11 Apr Body changes in pregnancy
Your body is working hard, even before you move; just because you are growing another little person.
Your blood volume increases by a whopping 50%.
But your red blood cells only increase by 25%.
Your heart and lungs work harder to enrich your blood with oxygen. Each pumping of the heart deals with a larger volume; about 40% more. And the heart rate increases to cope with the larger volume; to about 90 beats per minute.
About half of the blood volume goes to the placenta.
As the baby and uterus grow, they expand upward and outward. A single baby has filled the pelvic cavity by week 12 and is pushing up into the abdominal space. It has reached navel height halfway through the pregnancy. Baby is tickling the bottom of your diaphragm by week 36. Baby moves back down into the pelvic cavity in preparation for birth in the pelvic cavity at week 38. This is called engagement.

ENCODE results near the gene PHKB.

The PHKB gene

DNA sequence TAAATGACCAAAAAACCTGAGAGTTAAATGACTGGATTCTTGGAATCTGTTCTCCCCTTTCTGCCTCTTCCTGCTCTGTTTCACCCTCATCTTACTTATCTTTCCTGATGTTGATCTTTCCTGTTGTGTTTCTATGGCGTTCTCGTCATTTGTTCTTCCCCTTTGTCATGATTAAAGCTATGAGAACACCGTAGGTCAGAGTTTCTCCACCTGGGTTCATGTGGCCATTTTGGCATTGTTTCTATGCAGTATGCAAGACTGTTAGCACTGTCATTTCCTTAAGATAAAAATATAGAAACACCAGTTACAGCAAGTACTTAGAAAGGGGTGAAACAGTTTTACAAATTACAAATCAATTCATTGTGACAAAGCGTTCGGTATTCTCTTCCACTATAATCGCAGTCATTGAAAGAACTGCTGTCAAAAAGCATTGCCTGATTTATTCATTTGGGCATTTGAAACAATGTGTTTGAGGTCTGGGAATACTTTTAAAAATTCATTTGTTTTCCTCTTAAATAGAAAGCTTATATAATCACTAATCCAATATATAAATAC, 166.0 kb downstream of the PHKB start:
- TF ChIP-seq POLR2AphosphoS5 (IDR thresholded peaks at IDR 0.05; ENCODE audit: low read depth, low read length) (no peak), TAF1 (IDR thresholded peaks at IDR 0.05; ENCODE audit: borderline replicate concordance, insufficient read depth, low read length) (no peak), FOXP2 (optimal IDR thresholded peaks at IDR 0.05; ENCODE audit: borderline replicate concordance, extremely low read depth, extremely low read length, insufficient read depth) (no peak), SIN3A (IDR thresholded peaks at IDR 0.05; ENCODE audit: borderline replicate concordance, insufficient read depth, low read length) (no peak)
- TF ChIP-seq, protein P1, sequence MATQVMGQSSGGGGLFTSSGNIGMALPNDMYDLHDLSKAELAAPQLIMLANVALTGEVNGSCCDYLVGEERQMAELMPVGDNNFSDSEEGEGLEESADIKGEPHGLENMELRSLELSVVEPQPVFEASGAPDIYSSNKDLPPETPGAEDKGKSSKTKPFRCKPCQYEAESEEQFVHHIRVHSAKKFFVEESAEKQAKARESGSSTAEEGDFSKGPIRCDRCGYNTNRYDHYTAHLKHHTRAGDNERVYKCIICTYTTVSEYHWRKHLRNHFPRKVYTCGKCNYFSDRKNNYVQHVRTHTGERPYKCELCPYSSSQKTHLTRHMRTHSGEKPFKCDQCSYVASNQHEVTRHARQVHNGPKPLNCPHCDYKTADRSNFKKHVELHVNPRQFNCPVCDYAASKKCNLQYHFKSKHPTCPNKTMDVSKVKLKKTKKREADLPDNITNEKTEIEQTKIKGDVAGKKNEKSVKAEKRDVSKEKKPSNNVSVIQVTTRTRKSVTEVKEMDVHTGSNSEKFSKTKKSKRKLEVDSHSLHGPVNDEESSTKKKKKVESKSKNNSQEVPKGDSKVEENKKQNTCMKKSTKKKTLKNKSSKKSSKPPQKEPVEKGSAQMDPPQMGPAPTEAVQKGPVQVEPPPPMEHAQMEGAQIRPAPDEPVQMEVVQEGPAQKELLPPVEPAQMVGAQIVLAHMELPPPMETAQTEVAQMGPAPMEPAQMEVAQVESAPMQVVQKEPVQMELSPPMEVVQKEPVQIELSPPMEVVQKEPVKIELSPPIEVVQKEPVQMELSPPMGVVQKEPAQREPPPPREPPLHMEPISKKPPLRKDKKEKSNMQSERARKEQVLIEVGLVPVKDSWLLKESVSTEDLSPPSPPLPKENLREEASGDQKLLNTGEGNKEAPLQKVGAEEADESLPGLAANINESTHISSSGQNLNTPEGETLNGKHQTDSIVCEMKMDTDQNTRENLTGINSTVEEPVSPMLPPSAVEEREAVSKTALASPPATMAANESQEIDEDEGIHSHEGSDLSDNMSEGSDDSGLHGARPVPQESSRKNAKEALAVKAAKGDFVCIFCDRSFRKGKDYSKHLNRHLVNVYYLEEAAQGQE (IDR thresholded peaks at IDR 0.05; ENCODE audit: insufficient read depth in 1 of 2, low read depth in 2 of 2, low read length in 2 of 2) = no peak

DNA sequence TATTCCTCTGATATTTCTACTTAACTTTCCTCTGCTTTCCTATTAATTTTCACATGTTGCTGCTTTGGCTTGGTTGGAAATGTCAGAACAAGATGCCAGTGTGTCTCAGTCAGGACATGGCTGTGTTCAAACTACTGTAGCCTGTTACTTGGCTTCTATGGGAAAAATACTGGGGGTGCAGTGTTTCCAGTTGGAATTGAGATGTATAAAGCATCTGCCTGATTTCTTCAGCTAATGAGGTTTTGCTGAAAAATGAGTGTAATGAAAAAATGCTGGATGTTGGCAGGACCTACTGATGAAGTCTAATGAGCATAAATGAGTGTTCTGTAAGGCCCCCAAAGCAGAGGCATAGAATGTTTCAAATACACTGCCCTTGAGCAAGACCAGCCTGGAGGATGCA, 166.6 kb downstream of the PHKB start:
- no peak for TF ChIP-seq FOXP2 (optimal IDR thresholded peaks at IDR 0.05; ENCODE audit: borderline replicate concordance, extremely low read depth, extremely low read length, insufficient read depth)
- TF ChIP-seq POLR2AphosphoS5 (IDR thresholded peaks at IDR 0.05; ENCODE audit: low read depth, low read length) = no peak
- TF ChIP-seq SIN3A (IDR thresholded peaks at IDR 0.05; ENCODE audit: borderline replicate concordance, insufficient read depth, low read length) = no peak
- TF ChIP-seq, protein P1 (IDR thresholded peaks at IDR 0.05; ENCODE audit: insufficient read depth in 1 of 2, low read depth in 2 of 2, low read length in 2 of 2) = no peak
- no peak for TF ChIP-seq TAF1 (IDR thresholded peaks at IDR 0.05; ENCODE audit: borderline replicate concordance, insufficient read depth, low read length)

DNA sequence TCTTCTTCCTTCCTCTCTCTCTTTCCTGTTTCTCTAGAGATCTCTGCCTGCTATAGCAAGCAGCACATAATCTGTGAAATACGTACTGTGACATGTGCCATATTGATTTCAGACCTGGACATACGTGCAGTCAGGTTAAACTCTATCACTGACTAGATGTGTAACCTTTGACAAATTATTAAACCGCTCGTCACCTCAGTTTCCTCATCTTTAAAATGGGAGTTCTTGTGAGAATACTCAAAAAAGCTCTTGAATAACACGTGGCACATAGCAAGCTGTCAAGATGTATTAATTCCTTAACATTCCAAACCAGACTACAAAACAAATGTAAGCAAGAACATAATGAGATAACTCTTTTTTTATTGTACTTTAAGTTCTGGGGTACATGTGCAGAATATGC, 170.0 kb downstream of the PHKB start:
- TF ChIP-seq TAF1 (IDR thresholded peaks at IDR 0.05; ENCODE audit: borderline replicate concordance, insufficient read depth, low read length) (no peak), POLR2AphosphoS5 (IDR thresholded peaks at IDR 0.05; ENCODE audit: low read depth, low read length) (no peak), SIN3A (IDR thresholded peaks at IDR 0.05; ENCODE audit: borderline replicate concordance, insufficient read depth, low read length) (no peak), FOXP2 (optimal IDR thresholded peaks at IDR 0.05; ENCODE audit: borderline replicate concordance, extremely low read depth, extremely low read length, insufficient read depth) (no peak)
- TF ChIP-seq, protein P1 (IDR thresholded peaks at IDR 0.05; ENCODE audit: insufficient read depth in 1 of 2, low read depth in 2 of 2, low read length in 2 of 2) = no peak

You can see your abdomen expanding and may notice separation of the rectus muscle in the midline. If you notice a bulge, roll onto your side when getting in and out of bed. Use your abdominal core muscles to hold your baby into your spine, when you sneeze and when you get into and out of chairs.
From about 34 weeks, some women experience breathlessness ad the contents are pushed upwards and the pressure is on the base of the lungs. You may feel breathless at times because of the physical pressure.
Your core temperature rises because of the extra weight and blood volume and the work associated with this. Your internal thermostat works hard to keep you cool. You may find you are sweating more and are thirstier.
No wonder a lot of women feel breathless when doing exercise. Exercise during pregnancy should take this into consideration. Aim to breathe comfortably throughout exercise. If you begin to feel uncomfortably hot or breathless, please slow down. It is faster for you to cool down than for your baby to cool down.
And remember exercise is good for you and your baby – just go gently.